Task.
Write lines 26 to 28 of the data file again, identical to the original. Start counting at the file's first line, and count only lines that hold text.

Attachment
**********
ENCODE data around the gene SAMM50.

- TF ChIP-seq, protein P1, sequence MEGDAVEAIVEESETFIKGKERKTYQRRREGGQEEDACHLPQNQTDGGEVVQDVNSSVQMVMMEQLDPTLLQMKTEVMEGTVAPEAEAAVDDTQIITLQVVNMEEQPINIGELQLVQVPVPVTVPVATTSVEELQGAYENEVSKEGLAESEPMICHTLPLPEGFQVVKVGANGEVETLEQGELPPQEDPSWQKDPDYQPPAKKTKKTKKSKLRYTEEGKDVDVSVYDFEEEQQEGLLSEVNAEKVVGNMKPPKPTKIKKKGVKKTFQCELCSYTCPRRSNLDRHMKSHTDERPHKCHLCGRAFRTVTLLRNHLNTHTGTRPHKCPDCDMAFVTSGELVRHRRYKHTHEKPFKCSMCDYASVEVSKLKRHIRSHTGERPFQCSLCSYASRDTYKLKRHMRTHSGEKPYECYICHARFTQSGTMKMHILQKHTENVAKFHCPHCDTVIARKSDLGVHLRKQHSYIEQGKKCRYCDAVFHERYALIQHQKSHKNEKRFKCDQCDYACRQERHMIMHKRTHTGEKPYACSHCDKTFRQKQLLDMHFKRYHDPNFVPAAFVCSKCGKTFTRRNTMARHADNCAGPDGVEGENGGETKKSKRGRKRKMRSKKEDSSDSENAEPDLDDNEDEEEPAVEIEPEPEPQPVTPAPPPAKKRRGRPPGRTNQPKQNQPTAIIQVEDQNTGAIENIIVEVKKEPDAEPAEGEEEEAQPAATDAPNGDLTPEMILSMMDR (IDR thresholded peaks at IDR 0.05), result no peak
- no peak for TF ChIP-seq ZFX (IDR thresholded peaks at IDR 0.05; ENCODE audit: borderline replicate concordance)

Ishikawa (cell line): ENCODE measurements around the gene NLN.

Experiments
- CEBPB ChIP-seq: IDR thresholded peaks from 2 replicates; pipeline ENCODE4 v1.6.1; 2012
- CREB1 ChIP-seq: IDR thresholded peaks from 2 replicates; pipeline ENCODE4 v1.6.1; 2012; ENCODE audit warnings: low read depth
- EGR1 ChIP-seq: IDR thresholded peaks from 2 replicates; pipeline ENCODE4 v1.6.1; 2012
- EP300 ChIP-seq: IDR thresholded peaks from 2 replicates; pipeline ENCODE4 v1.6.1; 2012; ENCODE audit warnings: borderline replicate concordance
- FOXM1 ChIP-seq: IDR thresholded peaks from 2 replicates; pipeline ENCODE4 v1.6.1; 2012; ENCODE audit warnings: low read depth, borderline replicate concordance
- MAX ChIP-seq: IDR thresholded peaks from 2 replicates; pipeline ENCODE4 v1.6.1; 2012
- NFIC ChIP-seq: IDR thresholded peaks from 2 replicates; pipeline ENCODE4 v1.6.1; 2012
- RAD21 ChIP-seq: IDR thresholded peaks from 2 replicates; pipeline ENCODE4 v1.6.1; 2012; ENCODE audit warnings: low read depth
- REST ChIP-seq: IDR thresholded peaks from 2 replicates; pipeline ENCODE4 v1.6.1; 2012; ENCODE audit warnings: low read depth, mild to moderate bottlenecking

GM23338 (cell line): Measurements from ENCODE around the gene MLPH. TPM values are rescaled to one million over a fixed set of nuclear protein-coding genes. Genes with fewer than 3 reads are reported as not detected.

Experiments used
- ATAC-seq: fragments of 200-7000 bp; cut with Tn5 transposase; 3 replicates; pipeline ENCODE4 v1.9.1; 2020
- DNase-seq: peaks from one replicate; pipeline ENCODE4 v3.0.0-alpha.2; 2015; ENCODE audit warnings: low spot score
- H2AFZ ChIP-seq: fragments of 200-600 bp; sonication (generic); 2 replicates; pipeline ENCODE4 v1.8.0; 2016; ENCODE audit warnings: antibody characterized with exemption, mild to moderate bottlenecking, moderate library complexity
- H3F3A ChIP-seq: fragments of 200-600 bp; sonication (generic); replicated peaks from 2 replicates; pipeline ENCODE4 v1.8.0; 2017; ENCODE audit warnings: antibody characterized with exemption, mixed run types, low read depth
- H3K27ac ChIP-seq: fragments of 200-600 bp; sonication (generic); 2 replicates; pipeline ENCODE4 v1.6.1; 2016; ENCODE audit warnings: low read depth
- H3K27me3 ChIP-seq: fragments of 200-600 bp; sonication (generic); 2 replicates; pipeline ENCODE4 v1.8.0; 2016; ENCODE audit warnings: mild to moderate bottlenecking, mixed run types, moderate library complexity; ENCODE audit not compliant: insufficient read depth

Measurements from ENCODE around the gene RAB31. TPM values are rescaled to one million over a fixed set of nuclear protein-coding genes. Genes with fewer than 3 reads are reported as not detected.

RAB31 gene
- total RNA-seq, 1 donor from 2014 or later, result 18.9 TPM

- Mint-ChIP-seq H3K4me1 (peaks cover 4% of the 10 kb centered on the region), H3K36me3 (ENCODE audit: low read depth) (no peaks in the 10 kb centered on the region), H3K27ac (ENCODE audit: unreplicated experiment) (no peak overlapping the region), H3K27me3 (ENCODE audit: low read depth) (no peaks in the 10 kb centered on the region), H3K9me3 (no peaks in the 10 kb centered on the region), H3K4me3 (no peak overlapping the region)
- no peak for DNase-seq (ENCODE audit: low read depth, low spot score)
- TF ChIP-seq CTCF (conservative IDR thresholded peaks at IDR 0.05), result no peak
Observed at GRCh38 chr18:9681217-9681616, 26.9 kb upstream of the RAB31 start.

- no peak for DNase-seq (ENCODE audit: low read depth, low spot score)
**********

- Mint-ChIP-seq H3K4me1 (peaks cover 4% of the 10 kb centered on the region), H3K36me3 (ENCODE audit: low read depth) (no peaks in the 10 kb centered on the region), H3K27ac (ENCODE audit: unreplicated experiment) (no peak overlapping the region), H3K27me3 (ENCODE audit: low read depth) (no peaks in the 10 kb centered on the region), H3K9me3 (no peaks in the 10 kb centered on the region), H3K4me3 (no peak overlapping the region)
- no peak for DNase-seq (ENCODE audit: low read depth, low spot score)
- TF ChIP-seq CTCF (conservative IDR thresholded peaks at IDR 0.05), result no peak